ESA title
Cebreros 35m deep space antenna, Spain
Enabling & Support

ESA to build its third deep space ground station in Argentina

26/06/2009 2476 views 2 likes
ESA / Enabling & Support / Operations / Estrack

On 22 June, ESA informed Argentine authorities that an area 30 km south of the town of Malargüe in Mendoza province, about 1000 km west of Buenos Aires, has been chosen as the best option to build a new 35-metre antenna in support of its programmes.

It is the first infrastructure to be built in Argentina by ESA.

"The site offers all the features that are required for a long-term ground segment investment. We are very pleased that we could pave the way for promising space missions with the support of the Argentine authorities," said Gaele Winters, ESA Director of Operations and Infrastructure.

Malargüe desert area offers ideal conditions

The decision, which is subject to successful completion of negotiations, is the result of several months of evaluation among 35 sites in both Chile and Argentina to establish ESA’s third deep space ground station as part of the ESA Tracking (ESTRACK) network.

Cebreros station under construction in 2005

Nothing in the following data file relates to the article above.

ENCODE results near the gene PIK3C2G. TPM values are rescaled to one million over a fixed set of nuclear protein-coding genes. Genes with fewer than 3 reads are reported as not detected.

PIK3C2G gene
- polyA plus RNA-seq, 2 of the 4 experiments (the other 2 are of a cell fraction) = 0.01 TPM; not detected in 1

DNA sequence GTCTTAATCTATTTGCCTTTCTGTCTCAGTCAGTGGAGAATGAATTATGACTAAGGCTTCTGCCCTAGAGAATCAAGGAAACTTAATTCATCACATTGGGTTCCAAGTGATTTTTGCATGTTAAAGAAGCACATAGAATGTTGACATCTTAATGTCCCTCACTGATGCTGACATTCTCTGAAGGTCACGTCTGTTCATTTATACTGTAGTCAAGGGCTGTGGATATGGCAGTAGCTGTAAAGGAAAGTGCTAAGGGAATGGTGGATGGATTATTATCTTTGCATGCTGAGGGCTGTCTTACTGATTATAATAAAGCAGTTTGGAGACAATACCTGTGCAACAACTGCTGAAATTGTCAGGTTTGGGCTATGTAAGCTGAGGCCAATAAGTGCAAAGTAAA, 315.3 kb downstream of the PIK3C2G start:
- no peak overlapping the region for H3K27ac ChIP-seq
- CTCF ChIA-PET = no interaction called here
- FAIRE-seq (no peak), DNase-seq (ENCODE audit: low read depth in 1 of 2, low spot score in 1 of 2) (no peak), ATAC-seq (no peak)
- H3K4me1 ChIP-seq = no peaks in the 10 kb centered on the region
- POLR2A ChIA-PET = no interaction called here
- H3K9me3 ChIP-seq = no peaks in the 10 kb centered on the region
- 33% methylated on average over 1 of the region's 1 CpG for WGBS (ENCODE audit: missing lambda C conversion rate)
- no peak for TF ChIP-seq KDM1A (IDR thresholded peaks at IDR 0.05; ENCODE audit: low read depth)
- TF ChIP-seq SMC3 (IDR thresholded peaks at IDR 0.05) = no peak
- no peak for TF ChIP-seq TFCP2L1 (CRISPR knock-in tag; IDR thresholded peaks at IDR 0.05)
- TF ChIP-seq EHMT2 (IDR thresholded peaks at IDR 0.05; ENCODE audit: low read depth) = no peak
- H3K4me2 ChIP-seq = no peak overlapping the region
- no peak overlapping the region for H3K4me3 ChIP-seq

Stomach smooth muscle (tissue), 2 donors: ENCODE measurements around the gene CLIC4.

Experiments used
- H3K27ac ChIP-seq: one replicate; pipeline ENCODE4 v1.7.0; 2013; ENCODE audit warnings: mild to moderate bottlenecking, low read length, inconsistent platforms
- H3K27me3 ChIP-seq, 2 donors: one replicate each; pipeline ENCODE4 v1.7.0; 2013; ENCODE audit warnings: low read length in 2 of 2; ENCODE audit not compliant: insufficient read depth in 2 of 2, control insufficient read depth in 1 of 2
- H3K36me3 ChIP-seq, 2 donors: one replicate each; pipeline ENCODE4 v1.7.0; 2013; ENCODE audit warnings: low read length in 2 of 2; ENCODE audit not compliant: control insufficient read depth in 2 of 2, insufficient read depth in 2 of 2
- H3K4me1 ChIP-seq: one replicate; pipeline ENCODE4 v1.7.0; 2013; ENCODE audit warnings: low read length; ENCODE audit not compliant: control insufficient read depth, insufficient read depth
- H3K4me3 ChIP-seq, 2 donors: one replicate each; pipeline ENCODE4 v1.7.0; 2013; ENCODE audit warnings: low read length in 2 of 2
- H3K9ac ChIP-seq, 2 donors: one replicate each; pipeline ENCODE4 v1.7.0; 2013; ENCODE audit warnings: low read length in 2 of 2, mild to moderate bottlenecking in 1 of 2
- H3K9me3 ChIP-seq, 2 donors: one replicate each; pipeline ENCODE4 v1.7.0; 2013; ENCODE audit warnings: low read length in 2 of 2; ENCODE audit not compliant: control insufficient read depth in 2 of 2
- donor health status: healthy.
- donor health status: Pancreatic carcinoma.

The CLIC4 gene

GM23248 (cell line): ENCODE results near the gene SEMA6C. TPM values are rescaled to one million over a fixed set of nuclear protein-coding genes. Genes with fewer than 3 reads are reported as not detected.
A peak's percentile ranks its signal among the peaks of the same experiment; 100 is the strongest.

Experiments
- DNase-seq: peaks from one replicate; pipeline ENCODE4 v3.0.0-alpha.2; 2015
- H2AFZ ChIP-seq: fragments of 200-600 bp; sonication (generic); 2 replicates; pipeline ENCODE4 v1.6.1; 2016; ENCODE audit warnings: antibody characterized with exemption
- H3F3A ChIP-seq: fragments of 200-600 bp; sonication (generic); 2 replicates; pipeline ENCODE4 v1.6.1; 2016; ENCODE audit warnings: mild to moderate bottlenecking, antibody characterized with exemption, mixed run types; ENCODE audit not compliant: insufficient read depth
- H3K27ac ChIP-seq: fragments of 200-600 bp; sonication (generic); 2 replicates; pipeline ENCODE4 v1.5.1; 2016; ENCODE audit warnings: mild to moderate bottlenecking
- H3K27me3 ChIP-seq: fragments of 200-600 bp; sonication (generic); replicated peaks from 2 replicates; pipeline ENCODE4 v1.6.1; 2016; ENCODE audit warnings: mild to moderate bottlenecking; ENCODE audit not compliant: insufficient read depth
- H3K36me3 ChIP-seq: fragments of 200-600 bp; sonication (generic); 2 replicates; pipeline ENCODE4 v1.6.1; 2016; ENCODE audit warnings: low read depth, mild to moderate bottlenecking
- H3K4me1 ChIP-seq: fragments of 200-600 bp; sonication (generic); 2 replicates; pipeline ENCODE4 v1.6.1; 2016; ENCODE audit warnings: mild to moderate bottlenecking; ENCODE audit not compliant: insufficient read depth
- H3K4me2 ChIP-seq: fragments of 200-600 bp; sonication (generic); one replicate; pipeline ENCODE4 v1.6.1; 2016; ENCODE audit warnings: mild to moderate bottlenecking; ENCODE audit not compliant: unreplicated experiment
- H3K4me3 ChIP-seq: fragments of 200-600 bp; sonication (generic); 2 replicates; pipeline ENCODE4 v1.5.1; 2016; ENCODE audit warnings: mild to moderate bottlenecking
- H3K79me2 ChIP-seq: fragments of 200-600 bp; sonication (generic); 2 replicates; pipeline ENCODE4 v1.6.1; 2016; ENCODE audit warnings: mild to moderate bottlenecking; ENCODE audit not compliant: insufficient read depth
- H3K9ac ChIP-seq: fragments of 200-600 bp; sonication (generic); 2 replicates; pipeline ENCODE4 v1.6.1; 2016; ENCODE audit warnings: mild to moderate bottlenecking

Cebreros station under construction in 2005

The Malargüe site is situated in a desert area, free from radio interference and with frequency usage guaranteed in the longer term by Argentina’s National Communications Commission.

ESA’s deep space network currently has two 35-metre tracking stations, one in Cebreros, Spain, and the other in New Norcia, Australia. The third station in Argentina will join these and the seven other 15m stations forming the core ESTRACK network.

The 600-tonne dish will complete the 360-degree deep space coverage needed to ensure full telecommunications during mission-critical events and enhance the return of scientific data.

The antenna will become operational from mid-2012 in support of scientific and exploration missions. The finalisation of the legal framework with Argentina is anticipated end-August 2009, so as to allow for approval by the ESA Council in October 2009.

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